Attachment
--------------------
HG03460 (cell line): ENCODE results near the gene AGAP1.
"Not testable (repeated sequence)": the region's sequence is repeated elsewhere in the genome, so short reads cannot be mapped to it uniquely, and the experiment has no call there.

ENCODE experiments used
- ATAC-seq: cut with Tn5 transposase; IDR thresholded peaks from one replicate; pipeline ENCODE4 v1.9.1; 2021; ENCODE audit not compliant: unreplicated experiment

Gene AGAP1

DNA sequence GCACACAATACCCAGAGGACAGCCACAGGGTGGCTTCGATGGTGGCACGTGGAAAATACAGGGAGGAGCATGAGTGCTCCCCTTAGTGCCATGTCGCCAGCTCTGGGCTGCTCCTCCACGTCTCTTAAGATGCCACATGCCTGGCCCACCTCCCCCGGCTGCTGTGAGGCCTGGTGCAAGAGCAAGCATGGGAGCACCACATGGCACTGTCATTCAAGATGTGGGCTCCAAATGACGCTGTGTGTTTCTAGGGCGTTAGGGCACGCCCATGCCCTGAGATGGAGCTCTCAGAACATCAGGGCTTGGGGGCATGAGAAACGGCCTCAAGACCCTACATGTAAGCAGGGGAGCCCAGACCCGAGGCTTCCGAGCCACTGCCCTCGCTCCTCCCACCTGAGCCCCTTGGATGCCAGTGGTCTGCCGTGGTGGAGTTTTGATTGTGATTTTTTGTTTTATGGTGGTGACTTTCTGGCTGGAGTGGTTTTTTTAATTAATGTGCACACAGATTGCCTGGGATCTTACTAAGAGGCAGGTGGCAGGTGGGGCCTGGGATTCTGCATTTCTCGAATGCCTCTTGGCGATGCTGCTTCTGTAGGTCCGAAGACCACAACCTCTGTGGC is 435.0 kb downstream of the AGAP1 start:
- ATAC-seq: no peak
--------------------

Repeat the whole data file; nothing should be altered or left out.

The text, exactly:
HG03460 (cell line): ENCODE results near the gene AGAP1.
"Not testable (repeated sequence)": the region's sequence is repeated elsewhere in the genome, so short reads cannot be mapped to it uniquely, and the experiment has no call there.

ENCODE experiments used
- ATAC-seq: cut with Tn5 transposase; IDR thresholded peaks from one replicate; pipeline ENCODE4 v1.9.1; 2021; ENCODE audit not compliant: unreplicated experiment

Gene AGAP1

DNA sequence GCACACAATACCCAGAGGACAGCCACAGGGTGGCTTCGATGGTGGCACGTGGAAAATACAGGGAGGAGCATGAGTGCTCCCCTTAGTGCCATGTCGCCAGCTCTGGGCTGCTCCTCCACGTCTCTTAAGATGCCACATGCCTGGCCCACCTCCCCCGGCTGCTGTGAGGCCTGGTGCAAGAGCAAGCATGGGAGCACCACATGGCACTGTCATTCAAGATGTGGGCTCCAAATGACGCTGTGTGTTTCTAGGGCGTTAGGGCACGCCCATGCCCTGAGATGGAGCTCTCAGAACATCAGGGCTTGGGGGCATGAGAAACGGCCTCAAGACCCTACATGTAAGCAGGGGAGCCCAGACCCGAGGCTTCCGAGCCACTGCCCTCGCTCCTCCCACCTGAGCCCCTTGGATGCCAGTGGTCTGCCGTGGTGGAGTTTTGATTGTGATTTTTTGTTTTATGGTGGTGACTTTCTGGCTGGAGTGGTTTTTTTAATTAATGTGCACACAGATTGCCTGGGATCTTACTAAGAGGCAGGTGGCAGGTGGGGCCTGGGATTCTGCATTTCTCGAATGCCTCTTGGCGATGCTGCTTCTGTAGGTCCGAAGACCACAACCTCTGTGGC is 435.0 kb downstream of the AGAP1 start:
- ATAC-seq: no peak